The Q&A format has its uses. An FAQ section covering frequently asked questions belongs on many websites. However, this format should be used sparingly for articles.
FAQs work, so why not Q&A articles?
Unlike articles, FAQs are meant to be searched or skimmed for one question, not read word-for-word. Their readers seek answers to specific questions or solutions for problems, such as “How can I fix it when I get Error Message XYZ?” An FAQ may include many questions, but the reader is interested in one—or only a few—Q&A pairs.
Q&As make it hard to grasp an overall message
The Q&A format makes it harder for readers to grasp your overall message than with an article. A traditional article can offer an introduction, headings, and a skilled writer’s transition between topics.
Q&A interviewees may hold you hostage
The Q&A format works best when your interviewees know how to hit your readers’ hot buttons, and they’re articulate. You can’t count on finding that in every interviewee.
When you choose a Q&A format, you deny yourself the use of paraphrasing. As a reporter, I learned that only lazy reporters always use direct quotes. Paraphrases, which restate what your source said, can be more economical and effective. Plus, a colorful quote stands out better against a background of plain vanilla text.
Q&A format is okay when…
A Q&A format works well when you:
- Write FAQs
- Keep it short—My gut tells me three questions is a good length. A Q&A may work well as a blog post. I often discuss reader questions on my blog.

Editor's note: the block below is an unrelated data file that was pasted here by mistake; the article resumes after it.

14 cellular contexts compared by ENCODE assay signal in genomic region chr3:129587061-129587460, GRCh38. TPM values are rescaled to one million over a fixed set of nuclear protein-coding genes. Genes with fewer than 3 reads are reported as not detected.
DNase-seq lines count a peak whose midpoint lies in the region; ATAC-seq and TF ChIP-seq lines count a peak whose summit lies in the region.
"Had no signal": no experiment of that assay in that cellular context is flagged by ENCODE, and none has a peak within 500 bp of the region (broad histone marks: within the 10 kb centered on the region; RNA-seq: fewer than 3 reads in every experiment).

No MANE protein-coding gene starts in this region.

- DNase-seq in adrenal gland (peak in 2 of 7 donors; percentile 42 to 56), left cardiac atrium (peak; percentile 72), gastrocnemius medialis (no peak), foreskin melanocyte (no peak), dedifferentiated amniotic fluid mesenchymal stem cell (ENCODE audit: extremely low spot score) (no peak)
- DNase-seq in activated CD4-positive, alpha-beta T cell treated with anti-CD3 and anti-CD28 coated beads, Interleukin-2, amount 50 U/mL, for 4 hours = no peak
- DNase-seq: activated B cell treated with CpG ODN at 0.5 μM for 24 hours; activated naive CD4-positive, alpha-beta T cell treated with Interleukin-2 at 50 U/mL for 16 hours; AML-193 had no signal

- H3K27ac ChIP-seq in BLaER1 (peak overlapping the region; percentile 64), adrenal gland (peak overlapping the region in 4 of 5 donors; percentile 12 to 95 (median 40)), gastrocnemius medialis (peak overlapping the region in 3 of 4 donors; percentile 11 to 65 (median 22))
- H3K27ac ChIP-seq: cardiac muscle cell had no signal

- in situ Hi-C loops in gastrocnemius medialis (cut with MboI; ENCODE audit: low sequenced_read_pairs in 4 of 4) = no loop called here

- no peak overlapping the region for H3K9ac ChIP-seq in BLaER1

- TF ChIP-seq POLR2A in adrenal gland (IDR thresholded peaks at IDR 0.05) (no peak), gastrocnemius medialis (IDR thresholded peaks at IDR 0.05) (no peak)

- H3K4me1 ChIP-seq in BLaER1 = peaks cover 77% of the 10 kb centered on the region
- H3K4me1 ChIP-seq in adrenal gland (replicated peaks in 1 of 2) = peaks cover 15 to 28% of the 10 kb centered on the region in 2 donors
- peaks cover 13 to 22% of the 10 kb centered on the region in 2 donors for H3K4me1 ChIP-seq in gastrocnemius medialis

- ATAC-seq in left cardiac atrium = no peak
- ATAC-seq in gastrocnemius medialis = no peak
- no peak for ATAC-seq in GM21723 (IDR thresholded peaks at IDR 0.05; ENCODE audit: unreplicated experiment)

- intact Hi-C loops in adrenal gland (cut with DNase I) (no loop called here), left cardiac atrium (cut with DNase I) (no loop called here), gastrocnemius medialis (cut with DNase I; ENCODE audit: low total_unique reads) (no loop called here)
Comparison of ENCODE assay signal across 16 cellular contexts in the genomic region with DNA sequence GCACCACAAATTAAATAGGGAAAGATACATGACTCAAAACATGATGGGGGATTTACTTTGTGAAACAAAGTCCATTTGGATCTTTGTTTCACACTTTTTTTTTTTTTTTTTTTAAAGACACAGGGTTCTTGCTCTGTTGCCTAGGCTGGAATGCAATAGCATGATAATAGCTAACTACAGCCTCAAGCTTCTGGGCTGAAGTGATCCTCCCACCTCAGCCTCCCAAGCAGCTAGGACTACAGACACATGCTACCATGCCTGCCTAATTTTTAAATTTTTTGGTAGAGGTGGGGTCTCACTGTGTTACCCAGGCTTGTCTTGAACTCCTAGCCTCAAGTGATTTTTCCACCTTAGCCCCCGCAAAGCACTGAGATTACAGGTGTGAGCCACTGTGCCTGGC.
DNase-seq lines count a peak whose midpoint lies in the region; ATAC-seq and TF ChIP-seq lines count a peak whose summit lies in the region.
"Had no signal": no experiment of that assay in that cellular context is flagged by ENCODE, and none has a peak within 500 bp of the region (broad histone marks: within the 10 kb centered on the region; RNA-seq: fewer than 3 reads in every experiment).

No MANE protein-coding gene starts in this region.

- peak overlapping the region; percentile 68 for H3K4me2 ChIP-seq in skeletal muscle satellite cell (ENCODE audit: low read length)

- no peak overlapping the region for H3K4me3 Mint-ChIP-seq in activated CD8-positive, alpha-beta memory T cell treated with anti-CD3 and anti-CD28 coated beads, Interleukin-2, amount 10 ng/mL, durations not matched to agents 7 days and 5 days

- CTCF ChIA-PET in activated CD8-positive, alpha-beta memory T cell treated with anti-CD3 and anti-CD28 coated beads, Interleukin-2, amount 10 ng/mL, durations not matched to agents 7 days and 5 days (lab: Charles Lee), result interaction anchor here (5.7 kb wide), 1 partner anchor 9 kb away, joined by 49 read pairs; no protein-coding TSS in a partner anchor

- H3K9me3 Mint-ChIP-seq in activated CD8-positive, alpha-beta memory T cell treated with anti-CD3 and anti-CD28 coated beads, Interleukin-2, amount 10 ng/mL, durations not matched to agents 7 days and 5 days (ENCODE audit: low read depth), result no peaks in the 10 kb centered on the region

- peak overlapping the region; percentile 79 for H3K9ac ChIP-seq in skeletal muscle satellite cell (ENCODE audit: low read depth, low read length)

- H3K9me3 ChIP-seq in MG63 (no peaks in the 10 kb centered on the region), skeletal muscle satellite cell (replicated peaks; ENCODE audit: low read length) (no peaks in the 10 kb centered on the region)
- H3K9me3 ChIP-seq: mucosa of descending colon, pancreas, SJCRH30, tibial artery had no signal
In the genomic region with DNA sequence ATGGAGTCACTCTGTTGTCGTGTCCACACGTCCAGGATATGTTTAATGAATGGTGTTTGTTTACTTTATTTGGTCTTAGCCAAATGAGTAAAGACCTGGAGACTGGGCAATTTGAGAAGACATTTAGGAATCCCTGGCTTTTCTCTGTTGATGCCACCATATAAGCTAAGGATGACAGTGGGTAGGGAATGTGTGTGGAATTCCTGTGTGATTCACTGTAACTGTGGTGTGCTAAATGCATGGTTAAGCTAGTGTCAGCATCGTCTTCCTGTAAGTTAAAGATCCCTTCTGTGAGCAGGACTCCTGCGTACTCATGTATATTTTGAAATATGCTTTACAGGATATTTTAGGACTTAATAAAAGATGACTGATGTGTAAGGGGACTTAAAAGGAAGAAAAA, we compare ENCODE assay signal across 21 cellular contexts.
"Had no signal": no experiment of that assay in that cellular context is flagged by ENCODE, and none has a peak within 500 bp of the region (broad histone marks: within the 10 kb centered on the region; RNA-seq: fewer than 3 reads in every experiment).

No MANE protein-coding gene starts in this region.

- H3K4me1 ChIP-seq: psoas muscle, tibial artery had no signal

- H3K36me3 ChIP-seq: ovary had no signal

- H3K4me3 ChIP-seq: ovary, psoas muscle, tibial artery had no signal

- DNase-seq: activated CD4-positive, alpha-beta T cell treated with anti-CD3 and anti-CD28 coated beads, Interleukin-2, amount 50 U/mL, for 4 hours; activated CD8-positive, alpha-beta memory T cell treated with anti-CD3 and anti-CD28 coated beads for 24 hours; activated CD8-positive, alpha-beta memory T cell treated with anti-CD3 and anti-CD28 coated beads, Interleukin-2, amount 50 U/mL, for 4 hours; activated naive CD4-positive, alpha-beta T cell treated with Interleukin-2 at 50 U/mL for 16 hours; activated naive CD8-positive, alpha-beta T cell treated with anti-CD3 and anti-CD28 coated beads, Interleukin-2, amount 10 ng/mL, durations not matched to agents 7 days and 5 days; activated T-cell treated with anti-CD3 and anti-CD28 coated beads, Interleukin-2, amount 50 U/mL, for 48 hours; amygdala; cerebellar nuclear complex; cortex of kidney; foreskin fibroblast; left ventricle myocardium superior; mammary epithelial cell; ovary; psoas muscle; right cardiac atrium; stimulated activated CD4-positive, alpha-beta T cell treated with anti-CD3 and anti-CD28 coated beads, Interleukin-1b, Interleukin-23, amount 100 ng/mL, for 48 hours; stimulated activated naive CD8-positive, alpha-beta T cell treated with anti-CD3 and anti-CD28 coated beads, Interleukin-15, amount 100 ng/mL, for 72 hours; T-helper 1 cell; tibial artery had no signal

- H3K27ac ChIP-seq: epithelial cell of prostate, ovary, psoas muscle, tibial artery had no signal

- Interview a famous person whose fans care about every word he or she utters—Think Taylor Swift and young girls or Warren Buffett and investors.
- Add headings—They’ll make it easier for the casual reader to find information that interests them.
- Edit the interview transcript—Word-for-word transcripts don’t make anyone look good. At a minimum, cut out the ums, uhs, incomplete sentences that don’t work, and irrelevant material. If you’re interviewing a corporate employee for your company’s newsletter, you can take more liberties, as long as you check with the employee to make sure you haven’t misrepresented him or her.
What do YOU think?
I’m curious to learn what you think about the pros and cons of the Q&A format. If you’ve used it effectively, feel free to share a link.
NOTE: Originally published April 9, 2013. Updated Jan. 14, 2024.